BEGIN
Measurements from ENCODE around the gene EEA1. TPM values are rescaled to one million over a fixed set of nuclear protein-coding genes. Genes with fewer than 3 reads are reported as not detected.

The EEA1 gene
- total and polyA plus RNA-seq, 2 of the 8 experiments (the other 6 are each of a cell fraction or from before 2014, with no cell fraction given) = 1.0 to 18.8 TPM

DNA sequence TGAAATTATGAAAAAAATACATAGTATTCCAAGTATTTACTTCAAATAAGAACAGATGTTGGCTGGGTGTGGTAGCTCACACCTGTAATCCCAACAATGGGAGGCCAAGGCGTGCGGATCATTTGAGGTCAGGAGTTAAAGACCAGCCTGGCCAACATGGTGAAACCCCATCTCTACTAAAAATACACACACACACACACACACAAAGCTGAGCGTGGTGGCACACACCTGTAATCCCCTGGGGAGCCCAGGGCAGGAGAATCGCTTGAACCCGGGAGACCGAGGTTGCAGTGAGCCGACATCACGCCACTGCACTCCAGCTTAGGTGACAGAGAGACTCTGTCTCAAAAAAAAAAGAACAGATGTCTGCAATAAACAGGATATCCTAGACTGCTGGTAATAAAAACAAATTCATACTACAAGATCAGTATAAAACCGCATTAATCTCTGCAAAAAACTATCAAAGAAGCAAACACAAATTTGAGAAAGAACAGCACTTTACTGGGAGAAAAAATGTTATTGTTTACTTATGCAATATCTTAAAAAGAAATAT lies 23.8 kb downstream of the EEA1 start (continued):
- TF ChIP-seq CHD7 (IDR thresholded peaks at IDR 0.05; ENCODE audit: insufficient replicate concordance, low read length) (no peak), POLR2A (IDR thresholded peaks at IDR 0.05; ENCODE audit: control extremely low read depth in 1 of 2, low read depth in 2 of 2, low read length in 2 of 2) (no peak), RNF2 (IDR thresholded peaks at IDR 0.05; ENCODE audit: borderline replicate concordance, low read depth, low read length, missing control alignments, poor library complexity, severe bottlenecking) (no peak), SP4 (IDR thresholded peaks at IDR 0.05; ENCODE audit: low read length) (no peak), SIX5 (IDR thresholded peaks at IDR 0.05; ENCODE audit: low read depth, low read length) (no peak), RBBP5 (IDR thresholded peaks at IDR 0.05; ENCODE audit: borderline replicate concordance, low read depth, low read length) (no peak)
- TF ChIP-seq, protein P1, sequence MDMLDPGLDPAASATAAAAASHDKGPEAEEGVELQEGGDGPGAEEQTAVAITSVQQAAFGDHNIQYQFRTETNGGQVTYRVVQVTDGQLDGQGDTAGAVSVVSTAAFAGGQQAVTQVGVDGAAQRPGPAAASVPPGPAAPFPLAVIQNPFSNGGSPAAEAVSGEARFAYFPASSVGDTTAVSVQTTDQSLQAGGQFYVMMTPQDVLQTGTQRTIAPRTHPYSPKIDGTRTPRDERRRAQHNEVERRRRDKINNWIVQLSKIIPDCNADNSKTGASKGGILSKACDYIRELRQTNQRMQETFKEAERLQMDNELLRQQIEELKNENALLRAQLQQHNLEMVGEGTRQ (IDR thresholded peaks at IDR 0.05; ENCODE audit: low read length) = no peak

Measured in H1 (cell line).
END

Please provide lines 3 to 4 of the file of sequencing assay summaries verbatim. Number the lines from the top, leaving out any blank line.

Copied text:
- total and polyA plus RNA-seq, 2 of the 8 experiments (the other 6 are each of a cell fraction or from before 2014, with no cell fraction given) = 1.0 to 18.8 TPM

DNA sequence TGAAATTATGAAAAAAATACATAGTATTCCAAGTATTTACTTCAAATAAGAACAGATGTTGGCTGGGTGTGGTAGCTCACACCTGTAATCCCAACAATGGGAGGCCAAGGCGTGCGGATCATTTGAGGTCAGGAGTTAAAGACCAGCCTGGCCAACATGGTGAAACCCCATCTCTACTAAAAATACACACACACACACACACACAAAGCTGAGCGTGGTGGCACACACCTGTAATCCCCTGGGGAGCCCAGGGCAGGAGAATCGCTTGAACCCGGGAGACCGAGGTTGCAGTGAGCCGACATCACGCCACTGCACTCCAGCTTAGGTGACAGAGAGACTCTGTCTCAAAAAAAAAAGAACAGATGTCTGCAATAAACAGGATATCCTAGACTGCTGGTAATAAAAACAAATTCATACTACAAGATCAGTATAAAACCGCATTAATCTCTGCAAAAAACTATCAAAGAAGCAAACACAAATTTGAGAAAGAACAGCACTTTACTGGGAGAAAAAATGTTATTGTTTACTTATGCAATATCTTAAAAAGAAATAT lies 23.8 kb downstream of the EEA1 start (continued):